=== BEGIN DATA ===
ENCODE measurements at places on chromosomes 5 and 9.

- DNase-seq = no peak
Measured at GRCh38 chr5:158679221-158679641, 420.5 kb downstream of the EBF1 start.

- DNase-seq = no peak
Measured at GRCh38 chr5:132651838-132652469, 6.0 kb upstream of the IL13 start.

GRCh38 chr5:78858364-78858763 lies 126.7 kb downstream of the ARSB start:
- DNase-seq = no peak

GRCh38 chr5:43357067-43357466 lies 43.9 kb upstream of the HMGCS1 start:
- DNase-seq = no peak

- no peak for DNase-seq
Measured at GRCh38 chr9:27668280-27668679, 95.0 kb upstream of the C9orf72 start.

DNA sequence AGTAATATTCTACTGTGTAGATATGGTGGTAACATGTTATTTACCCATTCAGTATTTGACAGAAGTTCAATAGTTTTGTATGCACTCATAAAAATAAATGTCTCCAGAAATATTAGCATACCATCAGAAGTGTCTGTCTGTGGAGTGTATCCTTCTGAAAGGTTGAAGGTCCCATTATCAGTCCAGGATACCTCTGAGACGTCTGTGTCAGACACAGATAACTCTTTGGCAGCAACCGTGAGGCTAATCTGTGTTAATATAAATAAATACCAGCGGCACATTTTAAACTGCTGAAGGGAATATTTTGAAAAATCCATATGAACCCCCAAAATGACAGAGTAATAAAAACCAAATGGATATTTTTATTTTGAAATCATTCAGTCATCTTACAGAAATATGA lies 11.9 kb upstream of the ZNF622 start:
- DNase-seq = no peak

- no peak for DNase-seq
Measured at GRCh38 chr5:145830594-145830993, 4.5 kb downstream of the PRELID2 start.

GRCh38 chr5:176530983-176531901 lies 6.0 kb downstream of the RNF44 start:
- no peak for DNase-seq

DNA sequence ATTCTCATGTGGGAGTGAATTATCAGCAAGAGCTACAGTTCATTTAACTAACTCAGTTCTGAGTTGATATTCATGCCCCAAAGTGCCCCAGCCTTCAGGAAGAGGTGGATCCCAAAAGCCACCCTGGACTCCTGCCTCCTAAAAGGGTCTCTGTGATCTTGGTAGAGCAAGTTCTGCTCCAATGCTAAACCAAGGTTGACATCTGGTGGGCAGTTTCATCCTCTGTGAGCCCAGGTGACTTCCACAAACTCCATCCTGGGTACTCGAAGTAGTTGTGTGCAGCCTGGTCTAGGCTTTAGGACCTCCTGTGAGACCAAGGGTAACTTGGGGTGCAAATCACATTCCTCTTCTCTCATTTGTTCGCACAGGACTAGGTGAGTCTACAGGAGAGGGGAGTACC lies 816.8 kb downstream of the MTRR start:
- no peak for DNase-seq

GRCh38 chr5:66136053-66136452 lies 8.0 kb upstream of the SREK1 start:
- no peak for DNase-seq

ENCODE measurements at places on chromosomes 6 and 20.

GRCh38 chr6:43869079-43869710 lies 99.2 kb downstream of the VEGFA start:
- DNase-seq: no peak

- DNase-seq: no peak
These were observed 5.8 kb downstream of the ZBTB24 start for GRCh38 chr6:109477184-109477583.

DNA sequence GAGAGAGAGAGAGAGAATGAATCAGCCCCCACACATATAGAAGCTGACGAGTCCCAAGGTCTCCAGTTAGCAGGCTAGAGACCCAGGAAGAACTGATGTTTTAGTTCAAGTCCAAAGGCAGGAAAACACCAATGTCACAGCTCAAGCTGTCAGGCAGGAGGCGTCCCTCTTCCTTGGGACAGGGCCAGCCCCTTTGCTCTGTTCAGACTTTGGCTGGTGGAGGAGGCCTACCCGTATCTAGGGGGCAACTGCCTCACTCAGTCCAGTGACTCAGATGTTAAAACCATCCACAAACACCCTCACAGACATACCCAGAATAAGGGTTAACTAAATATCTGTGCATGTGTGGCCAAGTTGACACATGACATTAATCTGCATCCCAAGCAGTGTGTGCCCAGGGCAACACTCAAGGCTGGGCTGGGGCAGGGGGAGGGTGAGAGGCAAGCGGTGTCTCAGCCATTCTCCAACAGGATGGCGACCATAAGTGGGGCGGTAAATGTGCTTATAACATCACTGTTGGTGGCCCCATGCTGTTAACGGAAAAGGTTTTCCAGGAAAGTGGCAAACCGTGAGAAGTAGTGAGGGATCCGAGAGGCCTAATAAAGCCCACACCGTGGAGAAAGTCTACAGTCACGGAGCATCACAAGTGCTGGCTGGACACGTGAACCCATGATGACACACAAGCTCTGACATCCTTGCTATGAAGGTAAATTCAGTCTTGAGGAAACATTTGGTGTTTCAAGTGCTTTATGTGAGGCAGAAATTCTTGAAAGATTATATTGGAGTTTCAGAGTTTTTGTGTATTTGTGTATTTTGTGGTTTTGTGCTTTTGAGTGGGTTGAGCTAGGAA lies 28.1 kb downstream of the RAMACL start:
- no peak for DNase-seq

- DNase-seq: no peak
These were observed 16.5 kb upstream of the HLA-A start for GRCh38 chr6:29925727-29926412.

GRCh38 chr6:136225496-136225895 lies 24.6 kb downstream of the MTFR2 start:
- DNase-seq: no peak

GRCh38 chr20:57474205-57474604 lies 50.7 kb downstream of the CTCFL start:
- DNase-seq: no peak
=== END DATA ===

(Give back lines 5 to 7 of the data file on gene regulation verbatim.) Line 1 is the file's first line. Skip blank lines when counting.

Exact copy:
Measured at GRCh38 chr5:132651838-132652469, 6.0 kb upstream of the IL13 start.

GRCh38 chr5:78858364-78858763 lies 126.7 kb downstream of the ARSB start:
- DNase-seq = no peak